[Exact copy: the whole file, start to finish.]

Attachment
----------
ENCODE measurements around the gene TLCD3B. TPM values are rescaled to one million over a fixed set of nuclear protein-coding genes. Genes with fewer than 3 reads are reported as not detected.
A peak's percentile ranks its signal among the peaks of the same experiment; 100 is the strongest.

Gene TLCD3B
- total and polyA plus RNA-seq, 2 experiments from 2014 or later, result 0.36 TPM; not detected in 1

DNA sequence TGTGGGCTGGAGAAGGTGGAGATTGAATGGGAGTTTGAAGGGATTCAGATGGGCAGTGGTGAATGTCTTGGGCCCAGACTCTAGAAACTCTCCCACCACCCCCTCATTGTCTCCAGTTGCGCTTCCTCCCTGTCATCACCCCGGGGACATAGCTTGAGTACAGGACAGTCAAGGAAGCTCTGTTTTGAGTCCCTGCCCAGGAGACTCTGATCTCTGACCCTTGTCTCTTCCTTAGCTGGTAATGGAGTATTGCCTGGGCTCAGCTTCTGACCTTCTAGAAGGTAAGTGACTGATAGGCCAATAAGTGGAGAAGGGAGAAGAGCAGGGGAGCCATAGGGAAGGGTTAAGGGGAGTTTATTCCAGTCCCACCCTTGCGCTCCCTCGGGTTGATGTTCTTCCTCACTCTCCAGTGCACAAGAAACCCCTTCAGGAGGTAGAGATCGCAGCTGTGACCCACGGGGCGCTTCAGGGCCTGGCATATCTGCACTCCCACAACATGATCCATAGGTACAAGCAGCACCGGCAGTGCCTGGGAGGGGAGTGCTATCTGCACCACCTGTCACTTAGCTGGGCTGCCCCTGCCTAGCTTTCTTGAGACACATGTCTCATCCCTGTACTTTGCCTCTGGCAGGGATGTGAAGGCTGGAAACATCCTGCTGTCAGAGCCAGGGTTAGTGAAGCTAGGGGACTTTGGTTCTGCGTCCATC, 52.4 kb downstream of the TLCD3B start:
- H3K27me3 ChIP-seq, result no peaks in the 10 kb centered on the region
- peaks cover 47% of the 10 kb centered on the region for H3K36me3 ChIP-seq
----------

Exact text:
ENCODE measurements around the gene TLCD3B. TPM values are rescaled to one million over a fixed set of nuclear protein-coding genes. Genes with fewer than 3 reads are reported as not detected.
A peak's percentile ranks its signal among the peaks of the same experiment; 100 is the strongest.

Gene TLCD3B
- total and polyA plus RNA-seq, 2 experiments from 2014 or later, result 0.36 TPM; not detected in 1

DNA sequence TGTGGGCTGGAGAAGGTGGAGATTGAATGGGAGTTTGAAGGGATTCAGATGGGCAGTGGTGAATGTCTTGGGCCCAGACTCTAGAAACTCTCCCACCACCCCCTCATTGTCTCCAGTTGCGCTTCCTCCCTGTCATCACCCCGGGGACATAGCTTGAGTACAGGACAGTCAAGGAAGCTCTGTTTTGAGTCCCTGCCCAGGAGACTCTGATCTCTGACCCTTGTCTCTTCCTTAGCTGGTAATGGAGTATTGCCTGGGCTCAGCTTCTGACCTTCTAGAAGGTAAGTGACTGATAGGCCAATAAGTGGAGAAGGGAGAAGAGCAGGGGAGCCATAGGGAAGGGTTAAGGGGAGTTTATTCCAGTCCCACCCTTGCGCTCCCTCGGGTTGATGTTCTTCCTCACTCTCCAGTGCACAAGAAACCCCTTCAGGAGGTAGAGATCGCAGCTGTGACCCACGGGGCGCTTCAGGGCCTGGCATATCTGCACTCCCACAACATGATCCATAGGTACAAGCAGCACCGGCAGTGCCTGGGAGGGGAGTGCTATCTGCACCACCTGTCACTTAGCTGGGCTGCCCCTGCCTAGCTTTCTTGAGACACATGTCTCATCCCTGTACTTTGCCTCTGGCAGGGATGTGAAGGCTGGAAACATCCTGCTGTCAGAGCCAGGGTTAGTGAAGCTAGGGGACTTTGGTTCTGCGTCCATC, 52.4 kb downstream of the TLCD3B start:
- H3K27me3 ChIP-seq, result no peaks in the 10 kb centered on the region
- peaks cover 47% of the 10 kb centered on the region for H3K36me3 ChIP-seq